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Nick Schou's response to my letter only adds to the point I am making: he really does not know what he is talking about (Letters, Aug. 25). I can prove without any question that most police-brutality lawsuits are filed by the "criminal element of society." Research the numbers and print the truth. I dare ya!

Russell Reinhart
Huntington Beach Police Officers' Association
Nick Schou responds again: Reinhart buries himself deeper still with this letter. Even if his assumption about lawsuits and criminals is correct, it blithely assumes that criminals don't have constitutional rights. They do—just ask the guys in LA's Rampart Division.


Being in the taxidermy business, I search the web daily for information pertaining to my business. As a first-time reader of your online publication, I was surprised to see an article about taxidermy, the art of mounting animals (Anthony Pignataro's "Taxidermy," Aug. 25.). I was even more surprised after reading the article to see that it had nothing to do with taxidermy. Instead, it was about taxicabs, automobiles used for transportation. I'm not sure what the author was thinking when he decided to use this title.

Lora Bourdon
Bob's Taxidermy


Maybe I missed the joke or you guys missed the bus, but Jack Chick is a right-wing religious lunatic who preaches anti-Semitic, anti-Catholic, anti-Islam and anti-homosexual messages in his disturbing little pamphlets (Jack Chick's "The Mad Machine," Aug. 25). While I agree that most of them are hilarious, I think it's in poor taste to print anything with his name on it, no matter what the content. Was that comic supposed to be funny? Either you morons were making fun of alcoholics, or you were supporting that fuckwit. Which was it?

Mr. Ecks
Aliso Viejo


Re: "The Unbearable Burden of Lightness," Aug. 18: while Rebecca Schoenkopf has a right to her opinions, however uninformed and misguided, she has no right to commit errors of fact: Chris Burden's "A Tale of Two Cities" has not been shown at the museum for 11 years.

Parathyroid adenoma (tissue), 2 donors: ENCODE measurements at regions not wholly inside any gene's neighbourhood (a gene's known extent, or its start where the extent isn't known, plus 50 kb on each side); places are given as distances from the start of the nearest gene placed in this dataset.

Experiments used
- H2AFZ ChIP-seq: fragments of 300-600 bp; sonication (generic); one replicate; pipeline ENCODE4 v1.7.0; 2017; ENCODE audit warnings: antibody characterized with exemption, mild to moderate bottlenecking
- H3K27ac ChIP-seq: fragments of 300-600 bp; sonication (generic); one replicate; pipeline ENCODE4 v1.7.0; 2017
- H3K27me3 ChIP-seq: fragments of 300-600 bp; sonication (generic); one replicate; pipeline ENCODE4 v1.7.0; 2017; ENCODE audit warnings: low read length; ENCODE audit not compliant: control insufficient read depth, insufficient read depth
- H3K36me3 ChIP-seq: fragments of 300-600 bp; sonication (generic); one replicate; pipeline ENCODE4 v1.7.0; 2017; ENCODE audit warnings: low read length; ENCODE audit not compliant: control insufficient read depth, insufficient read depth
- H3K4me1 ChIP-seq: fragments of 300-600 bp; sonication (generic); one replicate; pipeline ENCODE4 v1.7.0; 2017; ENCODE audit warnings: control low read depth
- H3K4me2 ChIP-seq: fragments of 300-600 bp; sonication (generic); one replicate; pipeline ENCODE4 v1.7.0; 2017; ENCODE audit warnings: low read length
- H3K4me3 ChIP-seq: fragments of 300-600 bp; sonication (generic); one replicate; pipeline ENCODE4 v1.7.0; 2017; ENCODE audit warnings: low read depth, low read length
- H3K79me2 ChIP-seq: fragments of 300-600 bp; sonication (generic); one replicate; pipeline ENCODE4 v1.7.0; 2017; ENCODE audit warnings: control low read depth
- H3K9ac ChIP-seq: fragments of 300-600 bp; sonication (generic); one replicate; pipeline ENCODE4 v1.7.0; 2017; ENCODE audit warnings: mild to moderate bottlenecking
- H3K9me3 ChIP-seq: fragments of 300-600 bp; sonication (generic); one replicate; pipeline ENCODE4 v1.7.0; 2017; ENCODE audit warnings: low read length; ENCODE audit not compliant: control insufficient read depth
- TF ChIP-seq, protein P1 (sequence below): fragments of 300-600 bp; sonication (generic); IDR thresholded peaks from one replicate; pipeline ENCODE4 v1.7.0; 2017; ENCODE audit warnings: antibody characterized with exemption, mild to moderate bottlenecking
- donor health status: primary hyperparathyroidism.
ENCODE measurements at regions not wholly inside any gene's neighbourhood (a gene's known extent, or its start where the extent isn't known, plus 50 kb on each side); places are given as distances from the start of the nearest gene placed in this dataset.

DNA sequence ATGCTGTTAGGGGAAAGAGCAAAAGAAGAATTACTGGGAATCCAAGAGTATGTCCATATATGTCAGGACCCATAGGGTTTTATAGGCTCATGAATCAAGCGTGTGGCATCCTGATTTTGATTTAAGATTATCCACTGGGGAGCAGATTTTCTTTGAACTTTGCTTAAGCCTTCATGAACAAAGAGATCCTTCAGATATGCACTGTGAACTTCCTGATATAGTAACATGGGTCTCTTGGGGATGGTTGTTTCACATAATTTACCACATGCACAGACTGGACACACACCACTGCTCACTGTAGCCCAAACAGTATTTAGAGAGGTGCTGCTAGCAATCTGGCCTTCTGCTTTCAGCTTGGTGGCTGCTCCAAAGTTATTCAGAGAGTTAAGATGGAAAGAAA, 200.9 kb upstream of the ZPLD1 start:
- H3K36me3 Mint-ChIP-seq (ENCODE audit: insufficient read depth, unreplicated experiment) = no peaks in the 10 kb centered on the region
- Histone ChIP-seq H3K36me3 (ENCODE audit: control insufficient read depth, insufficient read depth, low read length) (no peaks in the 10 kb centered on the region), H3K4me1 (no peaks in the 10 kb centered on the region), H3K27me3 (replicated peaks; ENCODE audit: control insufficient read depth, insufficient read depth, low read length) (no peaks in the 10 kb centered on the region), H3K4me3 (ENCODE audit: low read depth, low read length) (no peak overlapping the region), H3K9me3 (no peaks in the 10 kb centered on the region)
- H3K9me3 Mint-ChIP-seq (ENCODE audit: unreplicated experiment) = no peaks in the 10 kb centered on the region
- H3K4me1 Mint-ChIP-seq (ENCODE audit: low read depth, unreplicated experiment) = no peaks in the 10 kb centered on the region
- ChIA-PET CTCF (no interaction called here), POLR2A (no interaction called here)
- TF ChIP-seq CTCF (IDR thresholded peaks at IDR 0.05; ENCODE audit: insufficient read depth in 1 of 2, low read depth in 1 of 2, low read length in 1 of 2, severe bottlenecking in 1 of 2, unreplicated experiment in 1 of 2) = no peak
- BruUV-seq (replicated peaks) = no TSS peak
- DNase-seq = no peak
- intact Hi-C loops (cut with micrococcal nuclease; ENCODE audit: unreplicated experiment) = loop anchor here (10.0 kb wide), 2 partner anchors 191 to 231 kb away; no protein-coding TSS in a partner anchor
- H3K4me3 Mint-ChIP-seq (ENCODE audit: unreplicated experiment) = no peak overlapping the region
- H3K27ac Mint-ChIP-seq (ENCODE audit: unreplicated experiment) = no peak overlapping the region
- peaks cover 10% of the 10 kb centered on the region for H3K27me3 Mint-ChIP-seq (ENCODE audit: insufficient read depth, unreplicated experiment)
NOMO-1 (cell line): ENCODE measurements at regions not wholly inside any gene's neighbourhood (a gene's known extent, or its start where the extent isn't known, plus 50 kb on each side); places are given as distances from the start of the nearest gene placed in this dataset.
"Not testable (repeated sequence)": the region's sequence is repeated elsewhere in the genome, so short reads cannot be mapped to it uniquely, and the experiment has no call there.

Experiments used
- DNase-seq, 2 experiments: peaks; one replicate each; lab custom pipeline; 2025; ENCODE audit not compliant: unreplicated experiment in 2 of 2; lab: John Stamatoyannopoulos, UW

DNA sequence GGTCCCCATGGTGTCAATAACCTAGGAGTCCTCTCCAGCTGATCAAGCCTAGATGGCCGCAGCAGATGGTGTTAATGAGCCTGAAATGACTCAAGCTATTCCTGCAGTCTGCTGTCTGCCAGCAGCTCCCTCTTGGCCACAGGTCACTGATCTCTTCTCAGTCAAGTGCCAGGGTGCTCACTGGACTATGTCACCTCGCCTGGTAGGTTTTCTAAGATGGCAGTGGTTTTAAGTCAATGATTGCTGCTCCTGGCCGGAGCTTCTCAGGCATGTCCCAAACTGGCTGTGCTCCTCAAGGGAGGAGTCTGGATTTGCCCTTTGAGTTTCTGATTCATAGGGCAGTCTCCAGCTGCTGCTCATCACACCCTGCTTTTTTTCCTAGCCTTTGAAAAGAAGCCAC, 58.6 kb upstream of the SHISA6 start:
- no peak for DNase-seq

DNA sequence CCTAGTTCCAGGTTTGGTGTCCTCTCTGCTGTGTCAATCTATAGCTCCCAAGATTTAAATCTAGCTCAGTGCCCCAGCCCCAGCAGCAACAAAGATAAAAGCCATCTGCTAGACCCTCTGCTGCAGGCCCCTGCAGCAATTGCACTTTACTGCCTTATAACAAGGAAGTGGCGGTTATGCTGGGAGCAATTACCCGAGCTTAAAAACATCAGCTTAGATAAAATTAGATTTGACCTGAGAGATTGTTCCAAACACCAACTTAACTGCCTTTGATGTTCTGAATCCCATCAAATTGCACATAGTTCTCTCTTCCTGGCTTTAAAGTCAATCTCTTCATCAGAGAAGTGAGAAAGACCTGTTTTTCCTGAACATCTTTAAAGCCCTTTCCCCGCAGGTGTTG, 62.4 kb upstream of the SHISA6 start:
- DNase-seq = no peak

Beverly Bain
Orange County Museum of Art


For Buddy Seigal to say that the Dead simply sucked after he got his fun out of them is simply wrong and, of course, arrogant ("I Was a Teenage Deadhead," Aug. 18). Yes, they made horrible records at times (Shakedown Street is a great example) but they also made a few good ones, such as In The Dark. There were years and tours that were bad, but many were brilliant.

Hugh Southard
via e-mail
Buddy Seigal responds: That's what I said. Except for the part about "brilliant."


Needless to say, I read Rebecca Schoenkopf's article with great interest ("Daddy Dearest," Aug. 25). Three things come to mind: (1) I'd drop the tag line "You're only as sick as your secrets." It manages to be both pedantic and trite at the same time. (2) You seem to have omitted the three ice cream cones I bought you that fateful year. (3) If I had known you were going to write about me, I'd have been nicer to you. I love you, too, dear.

Jerry Schoenkopf


Thanks to Pete Townshend's candid interviews before the tour, we already knew we weren't going to see the "Real Me" during the Who concert at the venue formerly known as the Irvine Meadows. But Rich Kane missed some great opportunities to slam the gig on Pete's terms ("Fooled Again," Aug. 25). Here they were:

1. Pete has always been known to improvise blistering solos, giving each audience something a little different. Those were gone. When the crowd roars over windmill-chopping chords, why bother?

2. Local boy that I am, I took his self-flattering reference to being "exquisitely bored" in California personally. Keep it for your next rehashed and lame solo album, Pete.

3. When a band has more than three decades of material, a big part of the fun is anticipating what tunes they'll play. The tourmeisters killed that by having their staff hand out marketing cards for people to buy custom CDs that included songs by either the Who or Jimmy Page and the Black Crowes. These cards were complete with full set lists from previous concerts on the tour. So the only surprises onstage were what they didn't play. I was really unstoked that I didn't get to see Entwistle sing "Boris the Spider."

4. The other notable downer was having to sit through the opening act, the thoroughly unoriginal and underwhelming Unamerican. Before that, we got to see the much more interesting and provocative alt.-folky Philadelphia band Marah get the usual indifferent response at Verizon Wireless Amphitheater's underpowered pavilion satellite stage. They were a blast at Steve Earle's concert at the Sun Theatre two weeks before. Had these two groups' sets been switched, rock justice would have been served. On second thought, maybe the Who should have opened for Marah.

Tom Graves
Long Beach


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